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Michelle Baddeley

In the aftermath of the financial crisis, macroeconomics is at a crossroads: on the one hand, the analytically rigorous, assumption-based approaches based on dynamic stochastic general equilibrium (DSGE) models lack intuitive plausibility and predictive power; on the other hand, alternative models lack an underlying analytical core. Behavioural economics offers a potential solution if it can unify intuition and analytical rigour. The aim of this paper is to assess the extent to which macroeconomics can embed behavioural and psychological insights from behavioural microeconomic analysis in order to build a rigorous and intuitively plausible understanding of how economic systems, including the macroeconomy and the financial system, work.

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Michelle Baddeley and Giuseppe Fontana

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Philip Arestis, Michelle Baddeley and John McCombie

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Edited by Phillip Arestis, Michelle Baddeley and John S.L. McCombie

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Philip Arestis, Michelle Baddeley and John S.L. McCombie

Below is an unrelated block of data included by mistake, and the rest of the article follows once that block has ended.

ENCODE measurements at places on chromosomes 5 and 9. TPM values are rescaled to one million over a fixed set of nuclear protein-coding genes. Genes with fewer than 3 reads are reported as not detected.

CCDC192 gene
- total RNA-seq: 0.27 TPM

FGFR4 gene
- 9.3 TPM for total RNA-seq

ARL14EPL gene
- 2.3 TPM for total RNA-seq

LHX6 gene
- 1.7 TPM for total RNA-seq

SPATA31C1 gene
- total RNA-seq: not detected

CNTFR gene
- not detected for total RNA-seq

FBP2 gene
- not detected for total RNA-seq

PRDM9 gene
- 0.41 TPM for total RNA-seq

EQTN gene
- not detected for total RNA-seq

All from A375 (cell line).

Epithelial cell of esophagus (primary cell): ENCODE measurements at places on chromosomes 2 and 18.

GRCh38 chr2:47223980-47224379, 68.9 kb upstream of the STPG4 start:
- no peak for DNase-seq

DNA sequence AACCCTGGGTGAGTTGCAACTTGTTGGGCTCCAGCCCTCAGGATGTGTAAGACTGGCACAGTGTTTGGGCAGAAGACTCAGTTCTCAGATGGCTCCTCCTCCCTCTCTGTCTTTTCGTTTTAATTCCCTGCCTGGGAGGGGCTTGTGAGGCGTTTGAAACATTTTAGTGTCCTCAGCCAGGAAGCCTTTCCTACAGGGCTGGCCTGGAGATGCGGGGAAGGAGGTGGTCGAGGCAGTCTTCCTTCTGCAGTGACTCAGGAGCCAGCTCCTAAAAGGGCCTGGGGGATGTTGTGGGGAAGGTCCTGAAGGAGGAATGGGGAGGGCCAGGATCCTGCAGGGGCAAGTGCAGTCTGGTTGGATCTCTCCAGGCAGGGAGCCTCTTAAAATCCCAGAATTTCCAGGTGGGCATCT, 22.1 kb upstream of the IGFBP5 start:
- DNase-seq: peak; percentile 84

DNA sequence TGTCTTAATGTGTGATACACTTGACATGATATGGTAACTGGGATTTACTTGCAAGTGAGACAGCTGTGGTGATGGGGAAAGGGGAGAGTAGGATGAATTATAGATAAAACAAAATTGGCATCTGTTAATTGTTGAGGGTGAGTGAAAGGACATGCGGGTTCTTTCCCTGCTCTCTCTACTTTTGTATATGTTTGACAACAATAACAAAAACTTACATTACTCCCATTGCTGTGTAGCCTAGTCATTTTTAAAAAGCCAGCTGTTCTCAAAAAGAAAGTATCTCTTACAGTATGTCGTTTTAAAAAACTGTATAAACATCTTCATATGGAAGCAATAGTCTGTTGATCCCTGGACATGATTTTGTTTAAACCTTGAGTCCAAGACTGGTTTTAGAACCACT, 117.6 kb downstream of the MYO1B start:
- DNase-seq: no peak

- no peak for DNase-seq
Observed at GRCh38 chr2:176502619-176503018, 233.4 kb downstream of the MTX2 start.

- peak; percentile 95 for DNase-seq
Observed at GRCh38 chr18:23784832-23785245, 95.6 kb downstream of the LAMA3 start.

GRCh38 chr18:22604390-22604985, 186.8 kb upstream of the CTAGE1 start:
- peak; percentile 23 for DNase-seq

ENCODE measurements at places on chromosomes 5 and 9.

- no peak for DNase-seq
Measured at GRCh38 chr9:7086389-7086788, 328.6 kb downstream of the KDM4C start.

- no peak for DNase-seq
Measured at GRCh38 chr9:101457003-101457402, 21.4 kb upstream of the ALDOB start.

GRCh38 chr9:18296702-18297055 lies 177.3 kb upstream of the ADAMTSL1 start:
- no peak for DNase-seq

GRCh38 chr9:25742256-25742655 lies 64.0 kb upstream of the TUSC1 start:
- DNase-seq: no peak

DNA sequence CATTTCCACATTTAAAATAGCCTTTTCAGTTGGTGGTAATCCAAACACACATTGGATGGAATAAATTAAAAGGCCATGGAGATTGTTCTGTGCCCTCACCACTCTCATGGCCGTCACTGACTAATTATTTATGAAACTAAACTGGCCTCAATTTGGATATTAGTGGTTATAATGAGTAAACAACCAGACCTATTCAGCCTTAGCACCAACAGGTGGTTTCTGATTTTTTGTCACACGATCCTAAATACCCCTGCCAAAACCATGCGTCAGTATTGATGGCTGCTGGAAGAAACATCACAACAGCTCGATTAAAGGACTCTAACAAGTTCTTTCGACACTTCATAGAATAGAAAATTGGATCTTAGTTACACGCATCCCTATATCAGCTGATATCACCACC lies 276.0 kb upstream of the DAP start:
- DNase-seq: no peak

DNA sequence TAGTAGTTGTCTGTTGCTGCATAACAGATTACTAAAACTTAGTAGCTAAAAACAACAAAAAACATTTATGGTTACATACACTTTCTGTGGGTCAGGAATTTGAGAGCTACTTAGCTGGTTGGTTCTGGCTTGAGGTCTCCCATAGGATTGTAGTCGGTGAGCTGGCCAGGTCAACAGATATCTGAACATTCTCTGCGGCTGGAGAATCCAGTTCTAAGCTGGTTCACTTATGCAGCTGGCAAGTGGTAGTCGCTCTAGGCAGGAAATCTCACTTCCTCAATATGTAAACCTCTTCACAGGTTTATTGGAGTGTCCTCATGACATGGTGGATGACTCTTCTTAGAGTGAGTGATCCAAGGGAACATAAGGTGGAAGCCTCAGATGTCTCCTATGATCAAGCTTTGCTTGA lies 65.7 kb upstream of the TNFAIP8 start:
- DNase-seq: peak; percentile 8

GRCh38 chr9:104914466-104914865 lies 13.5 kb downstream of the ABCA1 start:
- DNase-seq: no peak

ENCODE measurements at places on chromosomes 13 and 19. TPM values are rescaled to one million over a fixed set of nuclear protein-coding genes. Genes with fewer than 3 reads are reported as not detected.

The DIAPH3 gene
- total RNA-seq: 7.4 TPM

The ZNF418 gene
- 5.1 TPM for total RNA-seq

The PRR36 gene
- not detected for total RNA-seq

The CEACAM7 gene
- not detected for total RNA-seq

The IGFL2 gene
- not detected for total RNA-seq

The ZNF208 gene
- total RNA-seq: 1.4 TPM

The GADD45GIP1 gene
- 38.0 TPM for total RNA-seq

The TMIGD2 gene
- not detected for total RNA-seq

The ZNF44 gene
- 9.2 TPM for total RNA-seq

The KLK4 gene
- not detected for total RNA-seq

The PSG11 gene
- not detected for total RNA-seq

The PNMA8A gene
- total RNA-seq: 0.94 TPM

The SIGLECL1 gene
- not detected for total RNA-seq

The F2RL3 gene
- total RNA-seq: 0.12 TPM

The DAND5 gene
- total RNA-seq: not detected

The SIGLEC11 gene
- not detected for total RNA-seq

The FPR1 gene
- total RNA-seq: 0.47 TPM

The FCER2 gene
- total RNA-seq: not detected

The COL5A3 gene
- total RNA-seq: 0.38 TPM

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Economic Growth

New Directions in Theory and Policy

Edited by Phillip Arestis, Michelle Baddeley and John S.L. McCombie

This enlightening and significant volume focuses on the nature, causes and features of economic growth across a wide range of countries and regions. Covering a variety of growth related topics – from theoretical analyses of economic growth in general to empirical analyses of growth in the OECD, transition economies and developing economies – the distinguished cast of contributors addresses some of the most important contemporary issues and developments in the field.
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Edited by Phillip Arestis, Michelle Baddeley and John S.L. McCombie

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The New Monetary Policy

Implications and Relevance

Edited by Phillip Arestis, Michelle Baddeley and John S.L. McCombie

Beginning with an assessment of new thinking in macroeconomics and monetary theory, this book suggests that many countries have adopted the New Consensus Monetary Policy since the early 1990s in an attempt to reduce inflation to low levels. It goes on to illustrate that the explicit control of the money supply, which was fashionable in the 1970s and 1980s in the UK, US, Europe and elsewhere, was abandoned in favour of monetary rules that focus on interest rate manipulation by the central bank. The objective of these rules is to achieve specific, or a range of, inflation targets.